The sages of the Talmud, as interpreted by Rabbi Yosef Karo's 16th-century Code of Jewish Law, set down three criteria for male conversion, the latter two applying to females as well: circumcision, immersion in a mikve (ritual bath), and the acceptance of the commandments (Shulhan Aruch, Yoreh Deah, 268, 3). The removal of the foreskin connotes the casting off of gentiledom, and symbolizes the separation of the Jew from the licentious practices (especially in the sexual realm) which characterized the pagan world. (Interestingly enough, the rabbinic sages understood women as "naturally circumcised"). Ritual immersion represents a legal and spiritual rebirth into a new family-nation - after all, every fetus is encompassed in fluid, and birth is heralded by the breaking of the mother's water. (A similar ritual was adopted by Christianity in the form of baptism.) And acceptance of the commandments signals the entry into a religion - a faith community bound together by common adherence to a network of ritual, moral and ethical laws.
So it becomes clear that we are a nation as well as a religion, a nation with its own language, culture and homeland, and a religion with a unique code of law defining our prayer rituals, feasts and fasts, life-cycle celebrations and ethical behavior.
Fascinatingly, the Torah records just such a process of development, a "national conversion," as it were, in the portions we are now reading. By participating in the Exodus from Egypt, the Israelites were separating themselves from the Egyptians, the Egyptian enslavement, the Egyptian concept of slavery as a societal norm, and from the immoral Egyptian lifestyle. And the Torah suggests that the Jews symbolized this removal from pagandom with circumcision, since the Paschal lamb can only be eaten by one who is circumcised (Exodus 12:48).
Precisely when did the circumcision take place? The Torah describes the Israelite preparation for the Exodus, commanding each household to take a lamb on the 10th of Nissan, to guard it until the 14th of the month, and then to sacrifice it to God (which in itself amounted to a disavowal of Egyptian idolatry, since the lamb was one of the Egyptian gods) and place its blood on their doorposts. On the night of the 15th they were to eat the lamb - the first Seder - and then exit from Egypt.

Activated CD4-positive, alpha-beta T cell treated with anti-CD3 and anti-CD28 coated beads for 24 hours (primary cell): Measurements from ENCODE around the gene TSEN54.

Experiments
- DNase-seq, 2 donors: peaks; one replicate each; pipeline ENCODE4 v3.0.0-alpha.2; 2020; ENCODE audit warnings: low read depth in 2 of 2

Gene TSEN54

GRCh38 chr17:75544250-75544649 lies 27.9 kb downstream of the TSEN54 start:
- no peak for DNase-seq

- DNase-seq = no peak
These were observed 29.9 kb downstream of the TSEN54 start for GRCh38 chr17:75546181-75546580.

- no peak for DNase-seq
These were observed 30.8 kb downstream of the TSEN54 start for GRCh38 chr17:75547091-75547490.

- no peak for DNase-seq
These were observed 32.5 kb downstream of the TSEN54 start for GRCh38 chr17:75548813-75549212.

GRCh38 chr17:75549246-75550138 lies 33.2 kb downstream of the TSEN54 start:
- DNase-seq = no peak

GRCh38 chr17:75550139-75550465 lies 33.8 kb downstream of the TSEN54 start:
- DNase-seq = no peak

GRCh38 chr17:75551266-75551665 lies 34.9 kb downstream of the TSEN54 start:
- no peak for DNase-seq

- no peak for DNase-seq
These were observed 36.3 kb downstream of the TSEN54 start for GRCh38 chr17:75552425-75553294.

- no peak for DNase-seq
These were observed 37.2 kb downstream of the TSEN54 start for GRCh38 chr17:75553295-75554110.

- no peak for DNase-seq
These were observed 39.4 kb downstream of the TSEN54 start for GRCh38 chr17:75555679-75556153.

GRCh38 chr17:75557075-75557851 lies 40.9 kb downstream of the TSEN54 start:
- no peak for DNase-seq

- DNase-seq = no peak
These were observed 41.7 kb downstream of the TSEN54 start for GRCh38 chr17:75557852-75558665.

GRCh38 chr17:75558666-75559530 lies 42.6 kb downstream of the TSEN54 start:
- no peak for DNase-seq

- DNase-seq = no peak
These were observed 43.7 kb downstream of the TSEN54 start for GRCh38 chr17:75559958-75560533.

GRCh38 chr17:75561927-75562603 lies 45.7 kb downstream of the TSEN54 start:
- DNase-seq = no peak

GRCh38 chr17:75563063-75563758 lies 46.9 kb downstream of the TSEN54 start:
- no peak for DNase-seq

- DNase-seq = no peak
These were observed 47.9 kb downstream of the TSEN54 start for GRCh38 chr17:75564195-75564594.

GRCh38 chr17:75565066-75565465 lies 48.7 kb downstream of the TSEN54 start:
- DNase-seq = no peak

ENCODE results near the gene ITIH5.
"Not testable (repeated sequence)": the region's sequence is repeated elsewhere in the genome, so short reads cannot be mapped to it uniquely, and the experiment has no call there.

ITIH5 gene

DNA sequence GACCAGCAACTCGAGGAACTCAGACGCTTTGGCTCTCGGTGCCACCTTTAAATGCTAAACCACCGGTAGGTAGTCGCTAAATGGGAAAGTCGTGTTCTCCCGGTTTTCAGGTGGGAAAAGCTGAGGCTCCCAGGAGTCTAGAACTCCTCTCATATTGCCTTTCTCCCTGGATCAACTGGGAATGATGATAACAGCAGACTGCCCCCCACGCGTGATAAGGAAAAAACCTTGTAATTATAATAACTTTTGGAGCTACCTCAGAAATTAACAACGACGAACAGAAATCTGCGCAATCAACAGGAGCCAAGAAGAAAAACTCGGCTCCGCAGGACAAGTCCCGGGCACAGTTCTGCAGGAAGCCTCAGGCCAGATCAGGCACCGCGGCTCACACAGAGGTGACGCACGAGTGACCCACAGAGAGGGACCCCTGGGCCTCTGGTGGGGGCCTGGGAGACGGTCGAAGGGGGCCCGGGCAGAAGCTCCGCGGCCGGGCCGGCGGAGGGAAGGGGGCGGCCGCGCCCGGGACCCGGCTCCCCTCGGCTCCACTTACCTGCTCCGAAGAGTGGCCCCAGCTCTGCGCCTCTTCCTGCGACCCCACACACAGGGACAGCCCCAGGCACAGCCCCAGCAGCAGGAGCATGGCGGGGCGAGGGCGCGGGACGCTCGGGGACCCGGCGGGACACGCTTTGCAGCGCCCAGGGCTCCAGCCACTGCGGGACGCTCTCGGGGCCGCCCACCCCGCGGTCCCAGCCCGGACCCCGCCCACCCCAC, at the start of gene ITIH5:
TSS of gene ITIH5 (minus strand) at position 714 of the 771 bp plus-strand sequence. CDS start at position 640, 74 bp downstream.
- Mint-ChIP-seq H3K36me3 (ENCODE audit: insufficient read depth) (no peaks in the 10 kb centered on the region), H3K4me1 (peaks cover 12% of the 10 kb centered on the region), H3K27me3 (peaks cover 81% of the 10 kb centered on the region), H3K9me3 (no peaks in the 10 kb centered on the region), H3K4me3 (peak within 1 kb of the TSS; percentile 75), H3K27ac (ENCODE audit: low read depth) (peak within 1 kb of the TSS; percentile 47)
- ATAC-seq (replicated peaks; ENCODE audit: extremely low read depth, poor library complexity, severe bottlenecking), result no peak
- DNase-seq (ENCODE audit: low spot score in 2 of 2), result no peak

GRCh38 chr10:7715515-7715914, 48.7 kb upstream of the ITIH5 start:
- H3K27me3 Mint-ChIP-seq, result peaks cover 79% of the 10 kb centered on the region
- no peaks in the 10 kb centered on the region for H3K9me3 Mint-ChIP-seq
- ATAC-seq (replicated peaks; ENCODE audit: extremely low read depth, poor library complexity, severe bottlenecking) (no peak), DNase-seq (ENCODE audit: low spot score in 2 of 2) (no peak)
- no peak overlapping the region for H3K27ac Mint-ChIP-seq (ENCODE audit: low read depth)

The Midrash asks: Why take the lamb on the 10th and wait until the 14th to sacrifice it? It answers that the male Israelites were to have themselves circumcised during this time, and by merit of the twofold blood - of the sacrifice and the circumcision - they would be found worthy to be freed from Egypt. (Exodus 12:6, Mechilta and Rashi ad loc). Indeed, in Temple times, a male convert would be expected not only to have himself circumcised, but to bring a sacrificial offering as well (Maimonides, Laws of Forbidden Relationships, 13,1).
The ritual immersion of the Israelites took place just before the Revelation at Sinai, either when God commanded Moses to see that the people be "sanctified [through ritual immersion] and their clothing be washed" (Exodus 19:10, see Maimonides, Laws of Forbidden Relationships, 13, 2-3), or when the Israelites jumped into the Reed Sea before it split ("and the children of Israel entered into the midst of the waters on the dry land..." Exodus 14:22). And of course the acceptance of the commandments came following the Decalogue: "...And the entire nation responded with one voice and declared... 'All that the Lord has spoken, we shall do and we shall internalize'" (Exodus 24:3,7).
Indeed, prior to the formula of acceptance, the Torah not only recorded the Ten Commandments as well as the major civil and ritual laws, but also outlined the eventual borders of the Land of Israel (Exodus 23:20-25). In effect, therefore, the Israelites were accepting both Jewish nationality and the Jewish religion. We were to be bound together (am, im) by common genes, land and destiny, as well as by a unifying system of laws, values and lifestyle.